Two days ago, the Man Booker Prize longlist was released, comprising a list of literary heavyweights and two debut novelists. The most hyped title, perhaps—and the most expected one—is The Ministry of Utmost Happiness, Arundhati Roy’s first work of fiction in two decadesChosen from 144 submissions, the longlist has 13 titles, often referred to as the “Man Booker Dozen.” Other authors on the longlist include Zadie Smith, Mohsin Hamid, Ali Smith and Colson Whitehead.

On Monday, July 17, the London Book Fair (LBF) recorded a webcast on “Creativity, Crafts and Careers in Literary Translation.” Three panelists—translator Frank Wynne, agent Rebecca Carter and consultant and editor Bill Swainson—joined acclaimed journalist, Rosie Goldsmith to speak on the opportunities and challenges in getting world literature translated. The webcast followed from a successful programme at LBF’s Literary Translation Centre last spring, and was funded by Arts Council England.

In other news, two-times Booker-winning publisher One World have paid a six-figure sum for a YA trilogy from US actor Jason Segel, reports The Bookseller. The first title, Otherworld, is due to be released on October 31 this year, and will center on a virtual reality game with dark consequences. Segal, known for his roles in films such as Forgetting Sarah Marshall and I Love You, Man has written the trilogy with his writing partner, Kirsten Miller. READ MORE…

In Review: Conversations (Volume 3) by Jorge Luis Borges and Osvaldo Ferrari

“Ferrari and I tried to let our words flow through us, perhaps despite ourselves" - Jorge Luis Borges

“What else remains for an 85-year-old to do but repeat himself?” asks Jorge Luis Borges in the first volume of these conversations between the author of Ficciones and the poet and essayist Osvaldo Ferrari. Still playful a mere year before his death in 1986, Borges then offers a sly nod to the listener of these radio dialogues that can now reach English readers: “Or try variations, which comes to the same thing.” Such a remark recalls a classic Borges piece like “The Library of Babel,” with its intricately intertwined ideas of repetition and variation, and in his preface Ferrari even alludes to Borges’ “zenithal perception of everything,” suggesting that the author of  “The Aleph” or “The Zahir” might resemble his own creations. Detecting such subtle intersections between page and personality can certainly serve as one entertaining way into this newly released—and both occasionally and charmingly repetitive—third volume of radio conversations published by Seagull Books. But these pages become truly fascinating as we encounter not one Borges but many: the poet, the critic, the writer of fictions that tend toward the philosophical, and, perhaps most importantly, the attentive reader capable of discovering some delight or insight on every page.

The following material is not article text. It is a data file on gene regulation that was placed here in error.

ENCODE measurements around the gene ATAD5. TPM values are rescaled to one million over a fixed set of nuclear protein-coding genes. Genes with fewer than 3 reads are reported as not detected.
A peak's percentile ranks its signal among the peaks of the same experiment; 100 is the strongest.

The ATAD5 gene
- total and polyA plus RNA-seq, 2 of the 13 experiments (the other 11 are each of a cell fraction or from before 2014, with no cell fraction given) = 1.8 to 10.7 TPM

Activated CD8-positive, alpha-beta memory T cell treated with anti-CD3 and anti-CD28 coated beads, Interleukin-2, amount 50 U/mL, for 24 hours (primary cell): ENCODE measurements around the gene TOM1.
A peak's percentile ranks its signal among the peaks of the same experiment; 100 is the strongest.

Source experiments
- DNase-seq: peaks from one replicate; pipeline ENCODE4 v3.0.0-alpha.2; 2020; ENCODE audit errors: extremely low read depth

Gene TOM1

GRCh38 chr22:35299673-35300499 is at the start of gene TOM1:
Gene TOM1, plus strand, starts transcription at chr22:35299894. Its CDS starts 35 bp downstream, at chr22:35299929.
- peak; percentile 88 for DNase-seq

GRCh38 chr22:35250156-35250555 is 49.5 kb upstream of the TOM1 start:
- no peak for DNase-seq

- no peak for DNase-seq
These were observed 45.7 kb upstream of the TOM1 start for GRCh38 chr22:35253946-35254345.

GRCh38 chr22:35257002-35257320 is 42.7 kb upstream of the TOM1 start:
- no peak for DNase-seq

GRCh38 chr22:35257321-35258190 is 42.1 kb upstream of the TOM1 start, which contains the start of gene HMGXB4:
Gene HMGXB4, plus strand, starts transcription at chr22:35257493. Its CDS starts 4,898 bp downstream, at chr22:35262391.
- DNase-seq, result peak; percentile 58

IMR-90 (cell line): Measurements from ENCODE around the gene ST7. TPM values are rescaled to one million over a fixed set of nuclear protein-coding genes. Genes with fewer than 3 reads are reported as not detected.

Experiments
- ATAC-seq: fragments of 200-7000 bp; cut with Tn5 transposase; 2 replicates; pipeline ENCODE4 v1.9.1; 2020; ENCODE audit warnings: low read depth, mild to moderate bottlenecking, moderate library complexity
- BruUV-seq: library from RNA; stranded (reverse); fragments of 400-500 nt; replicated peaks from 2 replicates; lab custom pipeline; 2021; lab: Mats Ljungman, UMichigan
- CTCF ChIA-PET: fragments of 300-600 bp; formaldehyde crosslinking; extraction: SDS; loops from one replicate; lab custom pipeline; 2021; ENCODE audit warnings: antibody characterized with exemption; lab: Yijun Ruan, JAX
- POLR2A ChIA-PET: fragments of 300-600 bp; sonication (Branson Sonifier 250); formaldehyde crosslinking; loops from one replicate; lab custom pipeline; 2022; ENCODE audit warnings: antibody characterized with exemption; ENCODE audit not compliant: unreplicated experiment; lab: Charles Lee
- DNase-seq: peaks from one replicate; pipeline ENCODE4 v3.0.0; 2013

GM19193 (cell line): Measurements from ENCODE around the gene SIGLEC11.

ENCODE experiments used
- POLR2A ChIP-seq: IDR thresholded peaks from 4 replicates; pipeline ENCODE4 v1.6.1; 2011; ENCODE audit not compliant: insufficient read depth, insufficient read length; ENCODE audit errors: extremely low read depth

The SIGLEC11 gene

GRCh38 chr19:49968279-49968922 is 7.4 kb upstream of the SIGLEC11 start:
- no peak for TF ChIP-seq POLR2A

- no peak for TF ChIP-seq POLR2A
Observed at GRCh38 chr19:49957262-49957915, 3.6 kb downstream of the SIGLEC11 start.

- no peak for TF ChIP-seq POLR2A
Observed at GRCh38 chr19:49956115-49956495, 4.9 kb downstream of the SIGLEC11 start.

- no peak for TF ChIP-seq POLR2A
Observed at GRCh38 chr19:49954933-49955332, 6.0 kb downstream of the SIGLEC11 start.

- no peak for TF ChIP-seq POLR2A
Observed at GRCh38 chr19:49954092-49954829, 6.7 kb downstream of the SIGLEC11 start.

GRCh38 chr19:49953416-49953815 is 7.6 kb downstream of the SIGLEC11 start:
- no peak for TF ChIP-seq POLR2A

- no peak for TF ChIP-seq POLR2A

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Blog Editors’ Highlights: Summer 2017

The blog team's top picks from the Summer Issue!

Juxtapositions are rife in Intan Paramaditha’s enchanting story, “Visiting a Haunted House,” translated from the Indonesian by Stephen Epstein. To me it read almost like an incantation, the words constantly looping memory upon the story’s present. As a granddaughter visits her dead grandmother’s house, she paints a pointillist picture of her grandmother’s life, whose colors soon run into her own. A broken red lipstick, a cloudy mirror, vanished smells of Gudang Garam cigarettes—the world spins, and so do familial memories, ancestral souvenirs, and time.

The granddaughter is an eternal migrant, “dashing around in bus terminals and airports with a backpack.” She remembers how her grandmother had always wanted to go abroad but contented herself with the thrill of riding a minibus to market while dressed in a flowery cotton dress. The story is ostensibly a simple tale of returning to an ancestral home. But the narrator’s voice soon bifurcates like a snake’s tongue, each sentence describing the grandmother and the granddaughter both. When speaking of a kuntilanak, “a woman no longer here, in our world, but not ‘over there’ either,” is she describing the ghost, or herself?

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Weekly Dispatches from the Frontlines of World Literature

A trip around the literary world, from USA to Latin America to the Czech Republic.